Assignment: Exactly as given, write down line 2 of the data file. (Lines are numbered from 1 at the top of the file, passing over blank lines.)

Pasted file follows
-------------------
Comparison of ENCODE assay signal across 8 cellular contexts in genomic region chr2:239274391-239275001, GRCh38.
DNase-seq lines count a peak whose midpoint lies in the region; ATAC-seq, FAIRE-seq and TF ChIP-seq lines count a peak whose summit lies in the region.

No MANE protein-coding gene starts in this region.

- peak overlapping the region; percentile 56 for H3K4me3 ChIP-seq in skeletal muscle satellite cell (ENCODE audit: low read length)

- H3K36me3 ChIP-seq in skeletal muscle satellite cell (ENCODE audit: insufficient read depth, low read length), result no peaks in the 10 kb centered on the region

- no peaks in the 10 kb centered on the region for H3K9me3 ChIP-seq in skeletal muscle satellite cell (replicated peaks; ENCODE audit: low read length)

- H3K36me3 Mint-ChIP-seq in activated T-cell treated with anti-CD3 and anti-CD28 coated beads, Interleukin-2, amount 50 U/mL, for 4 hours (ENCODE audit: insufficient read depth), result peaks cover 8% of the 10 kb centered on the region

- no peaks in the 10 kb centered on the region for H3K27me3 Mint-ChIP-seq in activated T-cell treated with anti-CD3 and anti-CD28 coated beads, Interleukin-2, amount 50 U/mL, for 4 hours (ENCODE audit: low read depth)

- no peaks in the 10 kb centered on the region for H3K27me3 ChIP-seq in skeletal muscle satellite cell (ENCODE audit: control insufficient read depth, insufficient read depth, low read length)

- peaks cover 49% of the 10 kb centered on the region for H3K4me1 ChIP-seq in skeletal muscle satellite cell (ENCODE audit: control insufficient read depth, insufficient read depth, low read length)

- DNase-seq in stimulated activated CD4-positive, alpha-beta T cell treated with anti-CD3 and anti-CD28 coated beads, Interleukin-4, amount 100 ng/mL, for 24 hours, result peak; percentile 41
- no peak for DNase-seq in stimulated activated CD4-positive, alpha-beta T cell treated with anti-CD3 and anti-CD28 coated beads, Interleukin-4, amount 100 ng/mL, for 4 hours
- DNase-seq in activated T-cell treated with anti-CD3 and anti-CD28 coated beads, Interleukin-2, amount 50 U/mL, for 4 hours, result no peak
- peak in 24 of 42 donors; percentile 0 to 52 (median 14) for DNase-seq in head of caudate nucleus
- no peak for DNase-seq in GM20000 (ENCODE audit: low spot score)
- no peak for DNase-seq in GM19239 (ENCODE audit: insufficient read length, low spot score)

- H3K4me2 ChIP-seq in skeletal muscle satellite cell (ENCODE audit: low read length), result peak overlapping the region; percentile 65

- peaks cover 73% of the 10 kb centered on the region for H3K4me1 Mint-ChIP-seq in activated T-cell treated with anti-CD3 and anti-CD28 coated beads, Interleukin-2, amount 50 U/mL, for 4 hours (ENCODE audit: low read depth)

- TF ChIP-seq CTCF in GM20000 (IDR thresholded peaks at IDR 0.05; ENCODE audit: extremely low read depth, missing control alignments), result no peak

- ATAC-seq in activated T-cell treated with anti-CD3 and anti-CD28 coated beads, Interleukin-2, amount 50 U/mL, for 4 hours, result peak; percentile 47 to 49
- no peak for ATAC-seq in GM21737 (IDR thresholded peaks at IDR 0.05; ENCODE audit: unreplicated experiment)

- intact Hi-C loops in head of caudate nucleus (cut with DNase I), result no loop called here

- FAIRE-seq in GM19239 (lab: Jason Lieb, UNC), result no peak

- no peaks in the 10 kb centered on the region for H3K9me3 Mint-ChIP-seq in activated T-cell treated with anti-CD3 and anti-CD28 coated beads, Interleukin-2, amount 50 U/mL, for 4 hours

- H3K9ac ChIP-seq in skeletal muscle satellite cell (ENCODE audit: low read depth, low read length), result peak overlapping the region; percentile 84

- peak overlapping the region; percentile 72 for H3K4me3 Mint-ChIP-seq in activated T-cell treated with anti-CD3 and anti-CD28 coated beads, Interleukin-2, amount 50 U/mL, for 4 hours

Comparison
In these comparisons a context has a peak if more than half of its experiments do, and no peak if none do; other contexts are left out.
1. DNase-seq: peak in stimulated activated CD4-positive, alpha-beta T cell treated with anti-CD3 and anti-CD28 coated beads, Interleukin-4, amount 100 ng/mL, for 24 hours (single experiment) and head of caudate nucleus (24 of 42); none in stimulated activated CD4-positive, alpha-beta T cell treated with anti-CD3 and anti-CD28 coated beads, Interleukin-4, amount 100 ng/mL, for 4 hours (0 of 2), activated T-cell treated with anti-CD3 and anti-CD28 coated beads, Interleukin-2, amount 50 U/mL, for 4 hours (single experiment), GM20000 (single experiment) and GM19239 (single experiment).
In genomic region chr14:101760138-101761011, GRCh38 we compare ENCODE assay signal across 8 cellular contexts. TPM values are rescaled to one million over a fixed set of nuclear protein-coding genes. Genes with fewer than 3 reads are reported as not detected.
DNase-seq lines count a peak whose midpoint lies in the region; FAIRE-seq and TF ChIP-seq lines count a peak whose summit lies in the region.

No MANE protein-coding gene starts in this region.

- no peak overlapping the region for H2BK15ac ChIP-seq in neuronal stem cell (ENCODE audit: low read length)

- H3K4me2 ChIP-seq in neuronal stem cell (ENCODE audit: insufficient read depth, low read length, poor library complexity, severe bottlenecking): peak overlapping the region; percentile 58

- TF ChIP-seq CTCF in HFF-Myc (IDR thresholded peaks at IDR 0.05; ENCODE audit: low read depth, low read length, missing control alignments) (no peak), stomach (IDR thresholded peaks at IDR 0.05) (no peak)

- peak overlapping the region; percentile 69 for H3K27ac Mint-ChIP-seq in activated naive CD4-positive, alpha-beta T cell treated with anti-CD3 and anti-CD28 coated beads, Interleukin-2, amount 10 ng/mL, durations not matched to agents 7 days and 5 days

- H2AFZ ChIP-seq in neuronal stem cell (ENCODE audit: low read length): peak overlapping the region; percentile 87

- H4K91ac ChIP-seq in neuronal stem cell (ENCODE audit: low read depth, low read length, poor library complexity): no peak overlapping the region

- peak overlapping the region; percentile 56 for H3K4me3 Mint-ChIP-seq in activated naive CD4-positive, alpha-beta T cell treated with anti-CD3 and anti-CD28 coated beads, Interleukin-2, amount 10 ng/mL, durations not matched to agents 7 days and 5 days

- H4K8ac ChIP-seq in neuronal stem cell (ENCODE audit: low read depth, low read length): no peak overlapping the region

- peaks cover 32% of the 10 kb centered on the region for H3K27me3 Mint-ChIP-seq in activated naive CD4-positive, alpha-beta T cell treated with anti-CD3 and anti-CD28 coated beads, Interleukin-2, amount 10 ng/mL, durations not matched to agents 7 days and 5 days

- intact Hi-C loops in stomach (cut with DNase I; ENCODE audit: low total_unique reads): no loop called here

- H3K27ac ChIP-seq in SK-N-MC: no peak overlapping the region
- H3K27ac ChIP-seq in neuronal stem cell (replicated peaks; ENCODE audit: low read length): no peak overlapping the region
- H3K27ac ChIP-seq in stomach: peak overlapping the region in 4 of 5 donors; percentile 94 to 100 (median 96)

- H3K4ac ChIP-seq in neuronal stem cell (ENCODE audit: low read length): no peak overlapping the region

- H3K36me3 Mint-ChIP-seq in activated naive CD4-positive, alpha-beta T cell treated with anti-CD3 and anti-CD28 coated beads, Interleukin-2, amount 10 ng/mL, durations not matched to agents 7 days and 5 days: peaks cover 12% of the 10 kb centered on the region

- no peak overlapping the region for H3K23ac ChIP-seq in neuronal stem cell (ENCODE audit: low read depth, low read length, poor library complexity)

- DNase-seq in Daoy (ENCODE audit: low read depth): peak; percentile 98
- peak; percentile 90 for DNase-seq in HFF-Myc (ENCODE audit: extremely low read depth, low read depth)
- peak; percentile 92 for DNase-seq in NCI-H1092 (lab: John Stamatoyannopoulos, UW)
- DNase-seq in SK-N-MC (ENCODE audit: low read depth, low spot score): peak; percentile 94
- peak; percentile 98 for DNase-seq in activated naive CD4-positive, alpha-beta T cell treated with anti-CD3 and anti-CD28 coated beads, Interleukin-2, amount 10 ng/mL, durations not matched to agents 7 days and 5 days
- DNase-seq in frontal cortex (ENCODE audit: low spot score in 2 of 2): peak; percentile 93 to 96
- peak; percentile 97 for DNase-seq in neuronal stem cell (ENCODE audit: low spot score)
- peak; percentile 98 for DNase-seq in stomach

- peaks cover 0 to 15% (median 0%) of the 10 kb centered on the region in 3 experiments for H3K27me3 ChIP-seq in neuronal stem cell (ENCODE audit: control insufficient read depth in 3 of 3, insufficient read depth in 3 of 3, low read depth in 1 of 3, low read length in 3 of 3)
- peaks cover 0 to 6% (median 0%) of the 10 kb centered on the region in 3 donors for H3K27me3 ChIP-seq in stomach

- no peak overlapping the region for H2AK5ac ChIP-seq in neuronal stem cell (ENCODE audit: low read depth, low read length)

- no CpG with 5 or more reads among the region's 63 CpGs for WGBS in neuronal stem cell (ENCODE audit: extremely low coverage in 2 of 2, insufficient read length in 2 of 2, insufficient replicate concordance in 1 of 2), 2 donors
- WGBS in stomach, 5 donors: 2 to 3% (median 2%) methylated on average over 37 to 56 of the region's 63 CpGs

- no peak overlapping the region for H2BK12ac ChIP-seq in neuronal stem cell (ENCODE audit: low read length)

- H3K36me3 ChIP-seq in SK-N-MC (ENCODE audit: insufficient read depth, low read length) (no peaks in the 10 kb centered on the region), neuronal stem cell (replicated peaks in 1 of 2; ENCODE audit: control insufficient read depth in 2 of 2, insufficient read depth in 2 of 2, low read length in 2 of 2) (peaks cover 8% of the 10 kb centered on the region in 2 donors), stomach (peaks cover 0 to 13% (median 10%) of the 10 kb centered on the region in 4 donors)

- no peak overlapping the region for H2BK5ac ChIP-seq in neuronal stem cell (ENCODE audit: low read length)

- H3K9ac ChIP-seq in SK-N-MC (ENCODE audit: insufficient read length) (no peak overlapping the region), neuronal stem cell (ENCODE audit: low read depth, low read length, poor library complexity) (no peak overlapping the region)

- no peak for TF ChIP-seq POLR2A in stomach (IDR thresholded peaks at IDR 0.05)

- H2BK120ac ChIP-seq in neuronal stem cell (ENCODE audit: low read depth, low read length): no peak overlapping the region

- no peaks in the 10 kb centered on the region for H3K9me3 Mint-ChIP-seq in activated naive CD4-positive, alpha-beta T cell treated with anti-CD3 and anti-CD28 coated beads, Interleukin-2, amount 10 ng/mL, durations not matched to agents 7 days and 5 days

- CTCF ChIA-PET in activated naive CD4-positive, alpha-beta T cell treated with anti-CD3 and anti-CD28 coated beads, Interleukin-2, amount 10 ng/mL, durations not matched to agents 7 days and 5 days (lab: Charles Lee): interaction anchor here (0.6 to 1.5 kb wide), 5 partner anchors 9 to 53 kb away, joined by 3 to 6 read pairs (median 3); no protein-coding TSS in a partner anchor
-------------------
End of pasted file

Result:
DNase-seq lines count a peak whose midpoint lies in the region; ATAC-seq, FAIRE-seq and TF ChIP-seq lines count a peak whose summit lies in the region.